Linking Alpine deformation in the Aar Massif basement and its cover units – the case of the Jungfrau–Eiger mountains (Central Alps, Switzerland)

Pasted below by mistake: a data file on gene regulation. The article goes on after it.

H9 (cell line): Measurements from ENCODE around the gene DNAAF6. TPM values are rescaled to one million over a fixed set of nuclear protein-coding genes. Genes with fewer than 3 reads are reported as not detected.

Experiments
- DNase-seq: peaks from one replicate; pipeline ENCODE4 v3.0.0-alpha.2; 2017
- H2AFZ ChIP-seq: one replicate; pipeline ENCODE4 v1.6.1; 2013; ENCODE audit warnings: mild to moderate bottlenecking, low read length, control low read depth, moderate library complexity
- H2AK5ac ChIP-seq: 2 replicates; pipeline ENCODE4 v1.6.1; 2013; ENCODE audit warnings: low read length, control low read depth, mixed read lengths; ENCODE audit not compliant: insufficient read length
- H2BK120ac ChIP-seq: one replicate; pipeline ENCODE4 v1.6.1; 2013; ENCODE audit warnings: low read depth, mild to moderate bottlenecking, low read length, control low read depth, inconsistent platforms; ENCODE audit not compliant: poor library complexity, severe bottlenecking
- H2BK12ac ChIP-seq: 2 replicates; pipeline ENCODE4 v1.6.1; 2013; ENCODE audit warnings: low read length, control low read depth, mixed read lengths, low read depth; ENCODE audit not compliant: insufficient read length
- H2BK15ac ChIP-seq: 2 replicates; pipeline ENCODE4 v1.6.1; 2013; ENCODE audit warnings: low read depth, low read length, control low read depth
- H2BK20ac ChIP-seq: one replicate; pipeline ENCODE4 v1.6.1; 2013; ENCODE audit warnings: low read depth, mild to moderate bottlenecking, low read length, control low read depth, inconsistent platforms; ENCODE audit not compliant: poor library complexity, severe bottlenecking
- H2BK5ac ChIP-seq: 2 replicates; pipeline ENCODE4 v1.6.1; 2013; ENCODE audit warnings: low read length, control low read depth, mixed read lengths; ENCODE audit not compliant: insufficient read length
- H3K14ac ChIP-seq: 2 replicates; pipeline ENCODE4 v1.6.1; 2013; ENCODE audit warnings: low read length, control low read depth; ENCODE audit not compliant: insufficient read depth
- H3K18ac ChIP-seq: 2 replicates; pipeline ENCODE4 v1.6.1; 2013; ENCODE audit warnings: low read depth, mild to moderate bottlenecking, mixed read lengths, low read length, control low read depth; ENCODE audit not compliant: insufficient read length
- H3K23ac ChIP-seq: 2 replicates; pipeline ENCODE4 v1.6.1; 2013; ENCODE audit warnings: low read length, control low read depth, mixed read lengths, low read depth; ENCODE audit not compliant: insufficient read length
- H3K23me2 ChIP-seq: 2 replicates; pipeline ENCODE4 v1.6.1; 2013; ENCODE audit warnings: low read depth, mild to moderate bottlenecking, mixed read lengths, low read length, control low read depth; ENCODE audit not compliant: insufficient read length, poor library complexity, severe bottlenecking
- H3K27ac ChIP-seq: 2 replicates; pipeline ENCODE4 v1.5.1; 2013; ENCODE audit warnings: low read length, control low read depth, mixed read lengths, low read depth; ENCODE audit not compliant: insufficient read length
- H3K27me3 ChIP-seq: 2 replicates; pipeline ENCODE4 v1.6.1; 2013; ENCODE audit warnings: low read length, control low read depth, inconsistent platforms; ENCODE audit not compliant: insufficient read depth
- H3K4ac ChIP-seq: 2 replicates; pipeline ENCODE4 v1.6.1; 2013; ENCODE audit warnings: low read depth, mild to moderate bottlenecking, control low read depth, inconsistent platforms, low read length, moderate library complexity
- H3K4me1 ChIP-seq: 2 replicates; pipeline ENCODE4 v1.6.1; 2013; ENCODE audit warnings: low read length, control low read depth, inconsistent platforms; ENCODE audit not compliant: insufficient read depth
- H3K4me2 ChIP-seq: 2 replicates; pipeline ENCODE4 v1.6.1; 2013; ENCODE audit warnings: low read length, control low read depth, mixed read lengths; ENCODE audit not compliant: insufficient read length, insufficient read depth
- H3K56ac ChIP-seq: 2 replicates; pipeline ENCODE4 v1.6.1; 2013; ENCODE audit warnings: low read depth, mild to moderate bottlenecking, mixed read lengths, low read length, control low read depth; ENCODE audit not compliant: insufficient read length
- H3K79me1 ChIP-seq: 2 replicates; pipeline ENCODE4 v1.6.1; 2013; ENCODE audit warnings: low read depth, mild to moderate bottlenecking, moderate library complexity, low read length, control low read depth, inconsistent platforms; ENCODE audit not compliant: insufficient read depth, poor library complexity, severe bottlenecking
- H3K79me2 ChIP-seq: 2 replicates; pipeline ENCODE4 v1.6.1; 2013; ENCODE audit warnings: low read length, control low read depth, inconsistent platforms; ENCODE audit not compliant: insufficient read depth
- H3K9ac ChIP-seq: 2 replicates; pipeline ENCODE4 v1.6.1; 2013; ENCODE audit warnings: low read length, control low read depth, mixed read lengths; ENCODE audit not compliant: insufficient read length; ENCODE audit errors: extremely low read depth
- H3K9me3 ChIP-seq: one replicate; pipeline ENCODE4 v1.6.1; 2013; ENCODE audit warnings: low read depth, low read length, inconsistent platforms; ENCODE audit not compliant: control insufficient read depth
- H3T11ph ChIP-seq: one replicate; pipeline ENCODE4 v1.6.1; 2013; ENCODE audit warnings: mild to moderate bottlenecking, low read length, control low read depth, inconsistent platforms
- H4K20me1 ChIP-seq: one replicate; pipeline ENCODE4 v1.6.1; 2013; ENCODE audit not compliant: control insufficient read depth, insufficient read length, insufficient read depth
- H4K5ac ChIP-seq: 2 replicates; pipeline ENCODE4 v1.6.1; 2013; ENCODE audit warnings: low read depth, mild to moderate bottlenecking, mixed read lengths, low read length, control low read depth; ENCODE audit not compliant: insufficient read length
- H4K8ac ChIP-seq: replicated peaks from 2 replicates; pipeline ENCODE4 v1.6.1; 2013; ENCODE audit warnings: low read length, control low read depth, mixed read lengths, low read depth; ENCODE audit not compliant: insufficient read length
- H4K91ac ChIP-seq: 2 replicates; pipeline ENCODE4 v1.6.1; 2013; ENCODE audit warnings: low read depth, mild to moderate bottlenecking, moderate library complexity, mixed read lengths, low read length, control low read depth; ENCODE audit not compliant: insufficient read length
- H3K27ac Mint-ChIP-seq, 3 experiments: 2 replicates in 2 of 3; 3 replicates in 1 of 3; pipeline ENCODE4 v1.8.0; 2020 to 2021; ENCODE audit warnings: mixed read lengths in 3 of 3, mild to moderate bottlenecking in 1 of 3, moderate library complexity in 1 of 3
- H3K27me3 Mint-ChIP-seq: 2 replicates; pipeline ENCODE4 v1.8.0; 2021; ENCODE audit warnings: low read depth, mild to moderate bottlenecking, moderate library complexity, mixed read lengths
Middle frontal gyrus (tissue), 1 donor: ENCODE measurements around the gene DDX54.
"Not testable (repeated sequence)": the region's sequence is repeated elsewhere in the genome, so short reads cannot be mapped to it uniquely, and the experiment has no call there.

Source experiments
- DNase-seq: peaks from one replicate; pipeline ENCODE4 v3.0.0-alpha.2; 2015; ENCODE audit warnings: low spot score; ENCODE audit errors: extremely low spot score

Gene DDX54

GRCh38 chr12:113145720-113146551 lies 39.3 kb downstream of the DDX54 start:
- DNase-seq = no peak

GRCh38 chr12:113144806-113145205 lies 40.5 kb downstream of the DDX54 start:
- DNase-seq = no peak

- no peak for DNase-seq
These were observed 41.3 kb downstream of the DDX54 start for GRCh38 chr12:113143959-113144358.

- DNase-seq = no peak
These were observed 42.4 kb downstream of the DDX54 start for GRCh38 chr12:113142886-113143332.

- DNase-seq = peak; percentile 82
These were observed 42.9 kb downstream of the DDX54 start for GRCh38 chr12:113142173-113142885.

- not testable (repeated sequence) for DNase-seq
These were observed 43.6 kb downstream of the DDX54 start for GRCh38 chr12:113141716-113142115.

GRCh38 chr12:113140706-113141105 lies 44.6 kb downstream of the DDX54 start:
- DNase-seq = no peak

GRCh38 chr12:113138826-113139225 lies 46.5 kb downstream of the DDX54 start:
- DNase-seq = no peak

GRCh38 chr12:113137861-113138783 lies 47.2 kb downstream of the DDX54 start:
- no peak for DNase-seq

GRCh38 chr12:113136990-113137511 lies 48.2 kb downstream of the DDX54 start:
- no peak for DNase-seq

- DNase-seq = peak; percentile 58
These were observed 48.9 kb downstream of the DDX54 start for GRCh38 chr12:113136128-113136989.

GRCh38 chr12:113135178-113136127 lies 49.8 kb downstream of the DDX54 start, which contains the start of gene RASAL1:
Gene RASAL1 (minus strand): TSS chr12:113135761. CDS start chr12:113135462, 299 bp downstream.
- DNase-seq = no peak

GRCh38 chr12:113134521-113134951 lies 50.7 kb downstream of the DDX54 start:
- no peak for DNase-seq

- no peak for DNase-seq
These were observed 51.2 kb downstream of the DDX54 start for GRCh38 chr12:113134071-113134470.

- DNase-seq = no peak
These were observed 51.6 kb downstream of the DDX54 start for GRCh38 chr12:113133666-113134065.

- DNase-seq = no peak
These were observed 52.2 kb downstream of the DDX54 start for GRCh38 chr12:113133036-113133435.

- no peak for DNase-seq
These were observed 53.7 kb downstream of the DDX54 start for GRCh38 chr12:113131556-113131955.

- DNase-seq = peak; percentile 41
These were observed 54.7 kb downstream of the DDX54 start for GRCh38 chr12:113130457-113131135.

Abstract. The northwest (NW) rim of the external Aar Massif was exhumed from ∼ 10 km depth to its present position at 4 km elevation above sea level during several Alpine deformation stages. Different models have been proposed for the timing and nature of these stages. Recently proposed exhumation models for the central, internal Aar Massif differ from the ones established in the covering Helvetic sedimentary units. By updating pre-existing maps and collecting structural data, a structural map and tectonic section were reconstructed. Those were interpreted together with microstructural data and peak metamorphic temperature estimates from collected samples to establish a framework suitable for both basement and cover. Deformation temperatures range between 250 and 330 °C, allowing for semi-brittle deformation in the basement rocks, while the calcite-dominated sedimentary rocks deform in a ductile manner at these conditions. Although field data allow to distinguish multiple deformation stages before and during Aar Massif's exhumation, all related structures formed under similar P, T conditions at the investigated NW rim. In particular, we find that the exhumation occurred during two stages of shearing in Aar Massif's basement, which induced in the sedimentary rocks first a phase of folding and then a period of thrusting, accompanied by the formation of a new foliation.